First Published: 2008-09-08

 
Iraq's first Christian militia fights Al-Qaeda
 

Tel Asquf village has taken security into its own hands with armed patrols, checkpoints at its four entrances.

 

Middle East Online

Neighbourhood militias have become popular in Iraq

TEL ASQUF - With Kalashnikovs slung over their shoulders, Iraq's first Christian militia enforces one simple rule on the border of this little village. "Anyone not from Tel Asquf, is banned."

This village in northern Iraq's flashpoint Nineveh province, frequently targeted by Sunni and Shiite fighters, has now taken security into its own hands with armed patrols and checkpoints at the village's four entrances.

The village borders are marked with a sand barrier built by residents in a bid to stop car bombs breaching the perimeter as they did in 2007 when two such attacks within six months rocked the village and spurred the local authorities into action.

"The terrorists want to kill us because we are Christian. If we don't defend ourselves, who will?" asked militia group leader Abu Nataq.

Associated with the "Crusader" invaders, they are often victims of violence.

Iraq's Christians, with the Chaldean rite by far the largest community, were said to number as many as 800,000 before the 2003 US-led invasion, but this number is believed to have halved as people fled the brutal sectarian violence and the poor economic conditions.

Neighbourhood militias have become popular in Iraq, particularly with the rise of the Awakening groups -- former Sunni insurgents who switched sides and are now paid by US forces to battle Al-Qaeda.

But Iraq's Christian population, concentrated in Nineveh and its capital city Mosul, had not until now organised its own fighting force to protect against attack.

"We used to pay "jezya" (protection money) and they would leave us alone," Nataq said in reference to a tax levied on the Christian community by Al-Qaeda in exchange for peace.

But Tel Asquf's villagers rebelled against the payments and called on the help of the Kurdish forces of Arbil, the nearby capital of Iraq's Kurdish region, after judging that its own provincial capital, Mosul, had too large a Sunni population.

"I prefer the help of Kurdistan, of the peshmerga," Nataq said. The Kurdish fighters now controlled the roads leading to the village and claimed large swathes of the region, much to the fury of Mosul's Arab population, he added.

The peshmerga provide Kalashnikov rifles and radios to the 200 Christian militiamen who receive around 200 dollars (140 euros) a month from the Arbil administration to protect the 8,000 inhabitants of the village.

Since the arrangement was introduced around 10 months ago, the Christian militiamen have never had to use their weapons, "because the peshmerga form the first line of defence," Nataq said.

Christian fighters are stationed at the village's entry points and mobile teams patrol inside the inner cordon, especially around the Chaldean Catholic church of St George

On January 6, a series of bombs exploded outside churches and a monastery in Mosul, in an apparently coordinated attack that wounded four people and damaged buildings, as Christians celebrated Epiphany.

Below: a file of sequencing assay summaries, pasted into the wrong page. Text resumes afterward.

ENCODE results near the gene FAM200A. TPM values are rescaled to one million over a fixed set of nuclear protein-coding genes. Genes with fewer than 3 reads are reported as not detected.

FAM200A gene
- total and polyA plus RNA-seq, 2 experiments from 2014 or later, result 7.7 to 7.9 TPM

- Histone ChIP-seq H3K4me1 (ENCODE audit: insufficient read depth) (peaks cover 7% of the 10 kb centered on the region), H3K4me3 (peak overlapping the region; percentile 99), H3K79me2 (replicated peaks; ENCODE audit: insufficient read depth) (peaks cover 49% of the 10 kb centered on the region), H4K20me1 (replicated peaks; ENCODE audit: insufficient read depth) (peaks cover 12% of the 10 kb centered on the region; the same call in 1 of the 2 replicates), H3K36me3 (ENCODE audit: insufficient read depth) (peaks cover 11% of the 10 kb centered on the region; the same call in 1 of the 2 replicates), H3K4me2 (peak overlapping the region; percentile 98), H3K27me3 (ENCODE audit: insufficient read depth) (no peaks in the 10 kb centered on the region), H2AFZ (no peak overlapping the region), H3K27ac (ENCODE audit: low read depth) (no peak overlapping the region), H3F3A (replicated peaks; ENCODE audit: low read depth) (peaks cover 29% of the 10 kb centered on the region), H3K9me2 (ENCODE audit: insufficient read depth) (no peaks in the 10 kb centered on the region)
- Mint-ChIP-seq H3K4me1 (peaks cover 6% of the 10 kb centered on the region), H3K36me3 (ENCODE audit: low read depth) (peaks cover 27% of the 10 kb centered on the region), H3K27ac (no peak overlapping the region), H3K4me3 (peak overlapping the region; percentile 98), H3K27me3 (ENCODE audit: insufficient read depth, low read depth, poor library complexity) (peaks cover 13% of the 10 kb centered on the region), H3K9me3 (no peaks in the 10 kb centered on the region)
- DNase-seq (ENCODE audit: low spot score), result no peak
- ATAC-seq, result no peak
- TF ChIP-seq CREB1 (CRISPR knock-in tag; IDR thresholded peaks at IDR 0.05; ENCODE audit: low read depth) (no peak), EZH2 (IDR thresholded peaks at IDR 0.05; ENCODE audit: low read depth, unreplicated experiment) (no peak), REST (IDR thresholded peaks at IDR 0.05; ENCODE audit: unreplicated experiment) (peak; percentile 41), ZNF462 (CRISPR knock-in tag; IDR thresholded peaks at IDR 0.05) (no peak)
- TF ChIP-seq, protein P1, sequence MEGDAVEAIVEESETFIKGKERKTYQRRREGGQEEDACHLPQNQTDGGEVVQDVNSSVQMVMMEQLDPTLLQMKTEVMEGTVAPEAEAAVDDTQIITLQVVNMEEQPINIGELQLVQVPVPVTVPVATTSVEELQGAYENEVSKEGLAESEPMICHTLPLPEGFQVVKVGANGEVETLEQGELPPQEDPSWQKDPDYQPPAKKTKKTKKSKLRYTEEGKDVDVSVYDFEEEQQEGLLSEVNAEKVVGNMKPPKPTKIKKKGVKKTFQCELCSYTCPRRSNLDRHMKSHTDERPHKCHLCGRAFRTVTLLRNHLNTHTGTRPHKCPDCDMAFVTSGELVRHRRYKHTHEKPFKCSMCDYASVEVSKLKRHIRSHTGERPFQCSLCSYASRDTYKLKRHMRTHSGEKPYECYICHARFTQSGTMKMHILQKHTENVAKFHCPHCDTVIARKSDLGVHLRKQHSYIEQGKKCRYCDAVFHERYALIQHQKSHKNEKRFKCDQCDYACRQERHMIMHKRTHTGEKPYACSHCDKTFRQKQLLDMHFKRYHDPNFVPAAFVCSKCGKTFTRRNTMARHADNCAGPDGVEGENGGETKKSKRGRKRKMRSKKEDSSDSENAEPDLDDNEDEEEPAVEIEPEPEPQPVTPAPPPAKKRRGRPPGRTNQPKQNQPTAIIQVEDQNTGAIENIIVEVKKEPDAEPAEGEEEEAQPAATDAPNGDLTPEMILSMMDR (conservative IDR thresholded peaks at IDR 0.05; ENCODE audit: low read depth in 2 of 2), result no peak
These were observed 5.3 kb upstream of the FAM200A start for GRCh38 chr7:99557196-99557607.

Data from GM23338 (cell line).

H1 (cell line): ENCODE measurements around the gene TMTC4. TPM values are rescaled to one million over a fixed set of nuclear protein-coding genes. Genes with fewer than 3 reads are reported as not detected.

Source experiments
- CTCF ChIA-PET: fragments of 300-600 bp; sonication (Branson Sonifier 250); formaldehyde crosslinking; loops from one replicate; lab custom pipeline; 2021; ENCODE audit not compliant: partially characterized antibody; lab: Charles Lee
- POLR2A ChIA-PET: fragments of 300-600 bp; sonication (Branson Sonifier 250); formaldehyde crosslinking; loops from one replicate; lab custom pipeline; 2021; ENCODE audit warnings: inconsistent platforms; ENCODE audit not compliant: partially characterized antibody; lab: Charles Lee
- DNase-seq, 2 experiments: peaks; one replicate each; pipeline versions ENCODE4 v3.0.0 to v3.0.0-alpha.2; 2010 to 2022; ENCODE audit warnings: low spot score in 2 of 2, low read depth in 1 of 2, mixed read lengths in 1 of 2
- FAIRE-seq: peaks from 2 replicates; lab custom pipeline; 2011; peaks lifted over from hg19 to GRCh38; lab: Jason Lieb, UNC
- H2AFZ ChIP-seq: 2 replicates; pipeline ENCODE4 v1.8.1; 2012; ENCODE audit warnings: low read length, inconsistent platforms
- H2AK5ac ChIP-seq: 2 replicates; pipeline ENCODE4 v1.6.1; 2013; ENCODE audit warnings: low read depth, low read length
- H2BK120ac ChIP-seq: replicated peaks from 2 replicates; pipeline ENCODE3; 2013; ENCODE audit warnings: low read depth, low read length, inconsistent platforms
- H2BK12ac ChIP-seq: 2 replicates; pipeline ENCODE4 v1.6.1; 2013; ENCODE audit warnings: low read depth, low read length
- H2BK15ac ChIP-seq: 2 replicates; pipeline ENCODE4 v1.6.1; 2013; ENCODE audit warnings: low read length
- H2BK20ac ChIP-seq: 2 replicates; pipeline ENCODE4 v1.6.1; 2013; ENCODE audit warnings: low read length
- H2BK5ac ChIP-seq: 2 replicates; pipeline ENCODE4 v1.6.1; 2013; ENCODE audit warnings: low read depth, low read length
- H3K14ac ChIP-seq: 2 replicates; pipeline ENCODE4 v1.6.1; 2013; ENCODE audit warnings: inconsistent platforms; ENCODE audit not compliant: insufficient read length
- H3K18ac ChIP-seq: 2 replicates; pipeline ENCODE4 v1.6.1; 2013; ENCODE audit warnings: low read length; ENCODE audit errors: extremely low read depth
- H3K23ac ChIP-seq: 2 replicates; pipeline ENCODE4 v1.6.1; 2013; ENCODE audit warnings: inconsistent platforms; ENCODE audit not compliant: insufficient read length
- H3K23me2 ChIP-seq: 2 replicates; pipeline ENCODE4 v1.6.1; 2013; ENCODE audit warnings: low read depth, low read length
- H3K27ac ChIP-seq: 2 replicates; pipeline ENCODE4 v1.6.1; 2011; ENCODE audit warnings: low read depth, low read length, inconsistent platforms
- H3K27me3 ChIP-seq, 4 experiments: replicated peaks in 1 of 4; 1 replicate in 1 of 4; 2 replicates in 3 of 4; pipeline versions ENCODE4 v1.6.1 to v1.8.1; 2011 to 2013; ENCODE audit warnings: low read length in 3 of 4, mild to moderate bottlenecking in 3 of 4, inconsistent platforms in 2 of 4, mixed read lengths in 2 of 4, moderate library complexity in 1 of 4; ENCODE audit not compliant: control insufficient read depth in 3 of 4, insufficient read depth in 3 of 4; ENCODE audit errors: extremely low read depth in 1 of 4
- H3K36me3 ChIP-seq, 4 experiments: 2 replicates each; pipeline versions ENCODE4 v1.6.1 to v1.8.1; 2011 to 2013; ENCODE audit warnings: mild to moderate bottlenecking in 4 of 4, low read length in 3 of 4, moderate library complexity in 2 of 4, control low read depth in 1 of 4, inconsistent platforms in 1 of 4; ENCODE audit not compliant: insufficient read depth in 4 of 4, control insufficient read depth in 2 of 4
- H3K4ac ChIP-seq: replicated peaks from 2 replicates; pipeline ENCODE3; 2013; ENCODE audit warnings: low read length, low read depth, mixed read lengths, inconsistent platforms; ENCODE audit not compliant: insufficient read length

In March, the body of Iraq's kidnapped Chaldean Catholic archbishop, Paulos Faraj Rahho, was found near Mosul, prompting the condemnation of Pope Benedict XVI and US President George W. Bush.

Hani Petrus, 45, fled to Tel Asquf seeking refuge from the bloodshed, like dozens of other Christians from Baghdad, Samarra and Basra.

"I am a school headmaster but I used to work in a petrol station in Mosul. The terrorists used to come and serve themselves petrol for free and take money from the cash register: 200 to 300 dollars (140 euros to 210 euros) each time," he said.

"In Mosul, my children were not able to play in the street. I didn't want to let my 12-year-old daughter go to school. I was so worried about her," he said, adding that his family was part of four families crammed in one house.

"We are virtually living on top of one another and everything is expensive because the shopkeepers know that we cannot make the trip into Mosul," he said.

Salem Samoon Jbo used to sell liquor in Basra but fled north, first to Baghdad and then Tel Asquf, after Shiite extremists ordered he close the store in 2006. They had learned that he was a part-time bomb disposal expert for the US forces.

Now the 46-year-old stands guard outside one of the entrances to the St. George church.

He works seven days -- alternating two hours on duty and two hours off -- then takes two weeks off.

"There isn't any other work here. There is nothing else to do. I don't like guns but I have no other choice," he said.

"In any case, it is better than the work in Basra. There, I worked for the Americans and was a target for the Shiite militias. I worked as a bomb disposal expert."

A new report by Iraq’s Ministry of Human Rights that sets out the number of deaths in different ethnic communities caused by direct or indirect attacks in Iraq between 2003 and the end of 2007 showed that only 172 fatalities were from Iraq’s Christians: 107 Chaldeans, 33 Orthodox, 24 Catholics, four Assyrians, three Anglicans and one Armenian.

The report added that about 9,000 Christians were living as IDPs.

Since the US-led invasion in 2003, some estimates put the figure of fatalities of Iraqis (mostly Sunnis and Shiites) up to one million innocent civilians. Over two million Iraqis are living as IDPs.

 

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